For months I have waited with bated breath for the men in white coats to show up and wheel away the unfortunate victims of Mad Brexiteer Disease, who still run freely around Westminster. In the age of mental health awareness, we as a society must open up about the fact that the Tory uber-Brexiteers are raving lunatics. To follow Jacob Reese-Mogg’s cognitive process since the referendum is like watching a blind demented pensioner drive the Monaco Grand Prix. The man  sees Remainers in his breakfast, conspiring to undermine his morning. Looking back,it is clear that no deal could ever be good enough for him, to the point of no deal being the only thing good enough. Follow this line of thinking to its illogical conclusion, and the Somerset MP’s next scheme will probably be a strategic alliance with Greenland, or a giant glass dome. Anything but Theresa May’s disastrous deal.

His band of fanatics in the European Research Group are as deluded as they are utterly ineffectual – menacing as they once seemed, they couldn’t mount a coup if Theresa May gave them a knife and lessons in backstabbing. And the sheer audacity of Tory MPs – that they think can afford a civil war with a Socialist relic from the 1970s on the threshold of Nr. 10 simply beggars belief. Leave it to theJohnson brothers, Boris with his no-deal, Jo with his no-Brexit, to play for Britain’s future in an epic sibling rivalry.

Of course, the Remoaners are hardly better. Ever since there was a first referendum, there has been animated discussion in the talking shops of Pall Mall about a second one – to hell with democracy. Entirely distinct from the righteous outrage of second guessing a whole country, the proposed second referendum is so obviously rigged it would be considered poor taste in a banana republic. A so-called People’s Vote is as flawed as the name – its engineers are entirely aware of the fact that a referendum with three options, two of which postulate a variety of Brexit and one remaining, mathematically guarantees a no-Brexit majority. Even if pro-Brexit sentiments were to have grown with double digits, a remain majority would only require 33.4%, not 50.1% as the binary 2016 referendum did. Whilst British political life seems over populated with the cognitively underperforming, this simple arithmetic has not been lost on them. Disguising a means to an end in democratic pretence is nothing short of insulting in the home of parliamentary democracy, and Brexiteers have every right to categorically reject a no-Brexit outcome.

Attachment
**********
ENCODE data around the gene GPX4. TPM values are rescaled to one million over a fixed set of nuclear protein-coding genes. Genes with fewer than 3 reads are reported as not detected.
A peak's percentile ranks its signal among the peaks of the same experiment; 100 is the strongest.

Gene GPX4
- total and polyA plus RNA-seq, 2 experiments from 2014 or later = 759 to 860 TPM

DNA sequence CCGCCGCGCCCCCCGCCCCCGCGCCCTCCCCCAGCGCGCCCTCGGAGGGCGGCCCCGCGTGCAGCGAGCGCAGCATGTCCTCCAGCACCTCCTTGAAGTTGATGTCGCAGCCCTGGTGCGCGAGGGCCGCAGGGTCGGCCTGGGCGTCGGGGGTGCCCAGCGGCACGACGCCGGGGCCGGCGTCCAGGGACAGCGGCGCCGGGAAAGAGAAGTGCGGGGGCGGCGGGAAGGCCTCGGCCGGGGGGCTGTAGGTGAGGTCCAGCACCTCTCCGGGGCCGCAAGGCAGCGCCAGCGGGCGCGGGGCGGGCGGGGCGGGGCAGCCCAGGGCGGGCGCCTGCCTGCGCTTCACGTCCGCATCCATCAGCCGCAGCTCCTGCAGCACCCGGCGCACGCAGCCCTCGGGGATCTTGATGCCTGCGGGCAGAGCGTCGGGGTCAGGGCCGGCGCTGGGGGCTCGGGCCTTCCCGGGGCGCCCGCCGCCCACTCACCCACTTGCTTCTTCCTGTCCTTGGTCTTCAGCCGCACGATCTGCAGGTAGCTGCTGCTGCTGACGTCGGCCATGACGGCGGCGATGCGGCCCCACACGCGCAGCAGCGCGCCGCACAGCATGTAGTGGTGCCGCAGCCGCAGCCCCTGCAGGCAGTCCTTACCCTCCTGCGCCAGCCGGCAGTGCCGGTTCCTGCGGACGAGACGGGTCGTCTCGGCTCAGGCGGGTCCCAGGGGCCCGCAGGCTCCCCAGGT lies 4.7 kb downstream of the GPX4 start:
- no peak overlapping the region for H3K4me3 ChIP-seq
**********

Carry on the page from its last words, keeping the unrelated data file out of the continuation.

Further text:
That leaves us May’s deal – I’m chuckling, but seriously, let’s waste some more ink on this 508-page pipe dream. We could go into some length as to the specificities of the deal, and why it isn’t remotely as unpalatable as people say, but suffice to say that rather than a treating Brexit as a bold step out of Europe and into the world, May’s deal is an exercise in damage control. It attempts to negotiate the irreconcilable desires for economic security and uninhibited sovereignty that are the twin extremes of the Brexit debate. In this endeavour it succeeds, if such a dreary thankless enterprise could ever be successful. Unfortunately that is of no consequence, as chances are it will soon be chucked in the landfill of history.

Bizarrely, Brexiteers and Remainers agree why they don’t likeMay’s deal – comparatively, they’d be better off in the EU. For the former, Brexit is not done by degrees, but in binaries – one has either left a European Union, or one has not. May, the Mogg-Johnson cabal believes, is standing at the threshold, neither within nor without. ‘Brexit means Brexit’ is clearly, in Churchill’s words, a ‘terminological inexactitude’. Labour has nothing to gain from backing an unpopular Tory bill, even if it accurately summarises the party’s own Brexit policy. The Liberal Democrats have reminded us they still exist, and will oppose any Brexit bill that entails Brexit. The raving zealots of the DUP cannot be relied upon for anything, save a dislike for the sensibilities of the 21st century. The Bill, I predict, will not pass. So what happens next?

As should be clear by now, there are no objectively good options.No deal Brexit and a second referendum – both have the potential for genuine disaster, but there are enough people convinced of Britain’s manifest destiny either within or without the EU to fight this very civil war for years. Such a newfound capacity for hysteria doesn’t suit the Anglo-Saxon temperament – crisis has become permanence, not a crescendo. I offer no panacea, apart from the comfort that had this level of institutionalised incompetence occurred in a younger democracy, with a more excitable populous, the establishment would have been swept from power by populist insurgents before you could say ‘Trump’. The Tories and Labour, equally incompetent in their own special ways, deserve each other. But we might deserve worse.